F-You money is a 6-12 month emergency savings fund. An emergency fund can also provide peace of mind in case of a layoff or unexpected medical expense.


Over the years of working in a male dominated “old boys club” environment, I’ve leveraged my emergency fund as F-You money. Having resigned from my job without a plan, it has taken the pressure off of having to find another job immediately.


Here’s how I was able to build enough F-You money in a matter of months...


Get FIRE’ed up!


I reached FIRE (financial independence retire early) at 35. Like the stock market, my journey to FIRE was volatile emotional roller coaster ride.


For most of my professional life, I worked in the public sector. Before to leaving that career field, I went to get a past life regression reading.


First, what is a past life regression reading? In a past life regression healing session, the medium channels messages from the souls of your previous lives.



A while back, I went to get a reading from a psychic medium Bonita Woods. She owned a local wellness center in my area.


At the time, I felt stuck in my corporate job and couldn’t see a way out. This was at least a year or 2 before I started getting my finances in order and before starting on my journey to FIRE.


If you are interested in more details of the readings, check out 21 Things I Learned From My Past Lives and Top 5 messages From My Past Lives.


In a nutshell, during the hour and a half reading, two of my past lives and my Higher Self came through. I didn’t get answers on what I should do but I gained a lot of clarity from their insights.


My soul path and career path was so out of alignment.


By focusing on healing, more opportunities would surface. One of the main points was that I would better be able to see opportunities when in the frequency of joy.


Another point was that there were transferable skills that I had but was overlooking during my job search. I didn’t necessarily have to stick to the same industry or even a 9-5 if I didn’t want to.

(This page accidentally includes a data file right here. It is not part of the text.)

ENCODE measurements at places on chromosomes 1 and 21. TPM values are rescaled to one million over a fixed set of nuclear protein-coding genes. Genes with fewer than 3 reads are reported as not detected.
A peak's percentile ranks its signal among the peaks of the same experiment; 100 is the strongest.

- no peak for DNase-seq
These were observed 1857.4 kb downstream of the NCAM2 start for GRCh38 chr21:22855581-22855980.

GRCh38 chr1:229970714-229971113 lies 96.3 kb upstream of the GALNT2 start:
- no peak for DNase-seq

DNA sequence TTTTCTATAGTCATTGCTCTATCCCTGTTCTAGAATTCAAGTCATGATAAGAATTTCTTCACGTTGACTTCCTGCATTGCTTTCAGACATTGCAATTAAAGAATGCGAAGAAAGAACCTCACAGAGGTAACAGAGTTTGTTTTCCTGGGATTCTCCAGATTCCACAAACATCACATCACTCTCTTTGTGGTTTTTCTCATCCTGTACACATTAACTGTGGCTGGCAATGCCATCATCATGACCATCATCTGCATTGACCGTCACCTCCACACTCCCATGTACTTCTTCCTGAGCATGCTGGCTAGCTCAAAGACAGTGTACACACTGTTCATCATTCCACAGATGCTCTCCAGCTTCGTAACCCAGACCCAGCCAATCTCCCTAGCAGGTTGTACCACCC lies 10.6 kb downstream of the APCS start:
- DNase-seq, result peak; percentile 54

Specifically, I would benefit from using my personal finance knowledge, writing skills and entrepreneurial upbringing.


So if you’re looking to change careers or leave corporate, it’s easy to overlook transferable skill sets when you’ve been stuck in a particular role or industry for a while.



One week after my reading, I resigned from my eight year career in the public sector.


Although I did not have an interview on the horizon, I felt such an overwhelming sense of relief.


I was taking inspired action to move forward in my life and that was going to help me springboard to the next chapter.


Sure it would have been ideal, and maybe less pressure, to remain at least a few months longer until I lined up a few interviews. But I knew deep down I was going to be ok.


I used the months of unemployment to travel, spend time in nature, practice yoga, blog, and attend holistic wellness workshops. It was a bit like Elizabeth Gilbert (or Julia Roberts) on an Eat, Pray, Love journey.


I was so stuck with tunnel vision when I was sitting in a cubicle all day. Once I took the time off to heal my soul, sure enough, I found myself faced with abundant opportunities that I could not even have imagined.


About a year later, I began Not A Bond Girl to help others who feel stuck in their 9-5. If you’re thinking of a career change or leaving the 9-5 lifestyle for good, be sure to get your financial ducks in a row.